The Modern War on Drugs Began as Nixon's Racist Assault on Black People
MARK KARLIN, EDITOR OF BUZZFLASH AT TRUTHOUT
Bob Fitrakis and Harvey Wasserman, in a 2015 commentary in Free Press, rightfully charged that the ruinous "war on drugs" had its origins in a nefarious motive that had little to do with concern about harmful drug use:
The Drug War was officially born June 17, 1971, when Richard Nixon pronounced drugs to be “public enemy number one.” In a nation wracked by poverty, racial tension, injustice, civil strife, ecological disaster, corporate domination, a hated Vietnam War and much more, drugs seemed an odd choice.
In fact, the Drug War’s primary target[s were] Black[s] and young voters.
As the Vietnam War ended -- and massive youth political protest subsided -- the war on drugs rapidly took a two-tier track: incarceration for even the most minor drug "offenses" for people of color, while whites of means were generally treated leniently by the legal system for drug use. The war on drugs became embedded in the post-Civil Rights era society as a gruesome and destructive re-emergence of Jim Crow policy. It was supported in full force by the national, state, county and city police and court systems, as a means of suppressing and punishing Blacks for having survived slavery -- and a means of continuing to systematically exploit them, long after official slavery had been outlawed.
When the constitutional amendments that abolished slavery were passed, along with the enfranchisement of formerly enslaved men, widespread racism nevertheless persisted, even among most Northerners. During the brief period of Reconstruction, when the South was essentially occupied by Union forces, the goal of equal rights for Black people in the US was pursued, to some extent -- but it didn't last long.
The Reconstruction itself was short-lived, ending with a corrupt 1876 presidential election: The presidency was stolen from winner Samuel Tilden and awarded to Rutherford B. Hayes. What allowed the theft? Largely, the South was promised that federal troops would be withdrawn from the former states of the Confederacy, and the former slave-holding states would be allowed to brutalize and kill Blacks, take away voting rights, and establish blatant segregation.
When the Civil Rights era emerged, and activists achieved the victories of the Civil Rights Acts of 1964 and 1968 -- and the end of legal segregation -- there was a white backlash.
Thus we arrive at 1971, when Nixon, who was blatantly racist, decided to declare an official "war" on drugs. Why did the Nixon administration usher in this very high-profile and devastating public policy?
Based on a recently unearthed 1994 interview with John Ehrlichman, who had served as Nixon's domestic policy advisor, the answer is once again confirmed: racism (along with, initially, an effort to neutralize anti-Vietnam War protesters).
In an article in this month's Harper's Magazine, author Dan Baum reveals that in reviewing notes of his conversation with Ehrlichman (who died in 1999) from 20 years ago, Baum came across a bombshell admission from Nixon's senior adviser. Ehrlichman conceded that, in his own words:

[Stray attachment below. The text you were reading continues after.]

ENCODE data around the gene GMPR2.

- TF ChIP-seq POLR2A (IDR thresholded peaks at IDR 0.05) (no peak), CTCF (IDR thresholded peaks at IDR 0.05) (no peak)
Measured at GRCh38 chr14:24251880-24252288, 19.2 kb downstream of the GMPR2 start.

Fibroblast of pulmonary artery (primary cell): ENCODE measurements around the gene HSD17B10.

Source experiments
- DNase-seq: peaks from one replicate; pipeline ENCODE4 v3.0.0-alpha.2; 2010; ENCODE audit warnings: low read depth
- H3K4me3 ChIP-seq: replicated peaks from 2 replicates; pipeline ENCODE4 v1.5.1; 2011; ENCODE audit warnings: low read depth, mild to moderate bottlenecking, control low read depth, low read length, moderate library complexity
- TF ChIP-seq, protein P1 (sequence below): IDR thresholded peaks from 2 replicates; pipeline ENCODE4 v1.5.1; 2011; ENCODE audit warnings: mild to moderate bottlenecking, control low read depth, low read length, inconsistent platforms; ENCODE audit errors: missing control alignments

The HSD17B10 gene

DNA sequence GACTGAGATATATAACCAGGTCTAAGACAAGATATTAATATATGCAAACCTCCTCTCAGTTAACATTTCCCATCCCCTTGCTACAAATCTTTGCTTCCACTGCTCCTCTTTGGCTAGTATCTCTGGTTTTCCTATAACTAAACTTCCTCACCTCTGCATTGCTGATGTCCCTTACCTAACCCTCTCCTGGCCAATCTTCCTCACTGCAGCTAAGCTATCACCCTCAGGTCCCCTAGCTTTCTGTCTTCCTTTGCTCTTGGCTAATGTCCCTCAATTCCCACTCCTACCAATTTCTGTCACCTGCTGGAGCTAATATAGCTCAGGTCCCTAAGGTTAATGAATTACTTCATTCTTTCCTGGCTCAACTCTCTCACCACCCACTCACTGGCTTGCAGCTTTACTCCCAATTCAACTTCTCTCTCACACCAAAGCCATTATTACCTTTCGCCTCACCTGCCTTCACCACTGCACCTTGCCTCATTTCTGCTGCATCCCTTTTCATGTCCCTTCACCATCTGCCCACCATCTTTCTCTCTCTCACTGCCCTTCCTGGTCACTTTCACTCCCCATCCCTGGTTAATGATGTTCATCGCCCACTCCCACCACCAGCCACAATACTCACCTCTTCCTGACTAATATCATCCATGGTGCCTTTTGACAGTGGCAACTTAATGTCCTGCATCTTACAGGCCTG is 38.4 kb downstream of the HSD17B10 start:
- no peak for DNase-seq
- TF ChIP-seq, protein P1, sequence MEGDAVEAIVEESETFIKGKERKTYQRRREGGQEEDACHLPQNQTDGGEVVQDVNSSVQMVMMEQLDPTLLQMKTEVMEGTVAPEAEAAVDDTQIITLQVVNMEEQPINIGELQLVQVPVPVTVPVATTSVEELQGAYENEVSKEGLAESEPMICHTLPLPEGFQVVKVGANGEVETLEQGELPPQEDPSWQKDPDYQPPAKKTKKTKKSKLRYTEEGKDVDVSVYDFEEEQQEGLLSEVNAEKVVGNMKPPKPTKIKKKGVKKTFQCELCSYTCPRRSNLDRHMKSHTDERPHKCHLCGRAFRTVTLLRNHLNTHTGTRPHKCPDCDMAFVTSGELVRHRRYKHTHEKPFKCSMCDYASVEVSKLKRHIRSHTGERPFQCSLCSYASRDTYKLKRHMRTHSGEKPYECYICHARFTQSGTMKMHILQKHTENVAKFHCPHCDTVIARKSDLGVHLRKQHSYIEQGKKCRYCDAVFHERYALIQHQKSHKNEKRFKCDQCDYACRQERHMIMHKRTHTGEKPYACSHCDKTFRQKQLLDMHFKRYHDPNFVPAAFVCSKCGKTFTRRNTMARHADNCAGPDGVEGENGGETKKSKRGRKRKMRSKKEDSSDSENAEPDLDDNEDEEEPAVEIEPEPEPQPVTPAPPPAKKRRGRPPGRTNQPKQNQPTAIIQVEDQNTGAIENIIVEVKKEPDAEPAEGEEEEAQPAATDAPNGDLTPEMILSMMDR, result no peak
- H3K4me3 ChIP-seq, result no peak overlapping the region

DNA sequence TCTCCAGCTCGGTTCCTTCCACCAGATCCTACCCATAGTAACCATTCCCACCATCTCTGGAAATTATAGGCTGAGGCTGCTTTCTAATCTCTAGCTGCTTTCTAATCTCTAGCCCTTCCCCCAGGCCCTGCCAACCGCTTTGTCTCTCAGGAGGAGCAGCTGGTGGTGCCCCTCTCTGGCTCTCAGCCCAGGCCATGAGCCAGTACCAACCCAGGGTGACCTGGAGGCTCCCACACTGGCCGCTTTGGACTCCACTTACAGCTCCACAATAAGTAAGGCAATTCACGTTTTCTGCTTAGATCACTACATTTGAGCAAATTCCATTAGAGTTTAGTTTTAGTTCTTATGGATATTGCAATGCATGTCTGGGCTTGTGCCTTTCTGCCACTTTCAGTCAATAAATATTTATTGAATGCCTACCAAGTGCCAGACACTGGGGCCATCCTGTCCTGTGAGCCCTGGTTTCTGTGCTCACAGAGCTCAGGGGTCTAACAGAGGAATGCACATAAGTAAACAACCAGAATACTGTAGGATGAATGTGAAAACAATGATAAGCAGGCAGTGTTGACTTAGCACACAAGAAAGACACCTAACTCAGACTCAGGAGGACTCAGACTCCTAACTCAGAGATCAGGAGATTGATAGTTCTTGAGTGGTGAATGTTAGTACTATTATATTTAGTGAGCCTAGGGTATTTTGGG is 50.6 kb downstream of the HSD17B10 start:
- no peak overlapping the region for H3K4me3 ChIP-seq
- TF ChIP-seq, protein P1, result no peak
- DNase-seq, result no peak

The Nixon campaign in 1968, and the Nixon White House after that, had two enemies: the antiwar left and black people. You understand what I’m saying? We knew we couldn’t make it illegal to be either against the war or black, but by getting the public to associate the hippies with marijuana and blacks with heroin, and then criminalizing both heavily, we could disrupt those communities. We could arrest their leaders, raid their homes, break up their meetings, and vilify them night after night on the evening news. Did we know we were lying about the drugs? Of course we did.
As mentioned earlier, once the Vietnam war was over, the "war on drugs" focused on destroying the lives of people of color and poor whites. Whites of means were put in the "take a pass" lane when it came to drug use. The anti-Vietnam War generation -- take the Clintons, for example -- eventually became part of the ruling elites expanding the racial injustices of the "war on drugs." In addition, the US increased its deadly and costly militarization internationally, in a battle that is as ill-conceived and corrupt as it is unwinnable.
Michelle Alexander, author of the trenchant The New Jim Crow: Mass Incarceration in the Age of Colorblindness, told the Drug Policy Alliance: "It's not enough to end the drug war. We must also repair the harms caused by it." After all, domestically, we have created a widespread system of racist policing and mass incarceration that devastates lives and communities. As was Nixon's aim, the primary focus of this engine of destruction is still disproportionately people of color, and particularly Black people.
In an insightful commentary on Truthout in 2013, Levi LaChappelle observes that the "war on drugs" has succeeded in one area only:
The war on drugs was designed as a tool to win votes. It was never about drugs, but about the exploitation of racial resentment and fear for political power. As such, it has succeeded more than any other political scheme of the last half of the twentieth century.
In the past two years, there has been a modicum of reconsideration of the drug war, and of the draconian punishments meted out to people of color. However, the overall human damage caused by a corrupt, cynical and predatory policy has not even begun to be addressed.
Nixon declared drugs as "public enemy number one." Our real enemy, however, is the decimation caused by the drug war. Drugs have simply been the props to excuse a war against people of color -- and the expansion of mass incarceration and US military interventionism.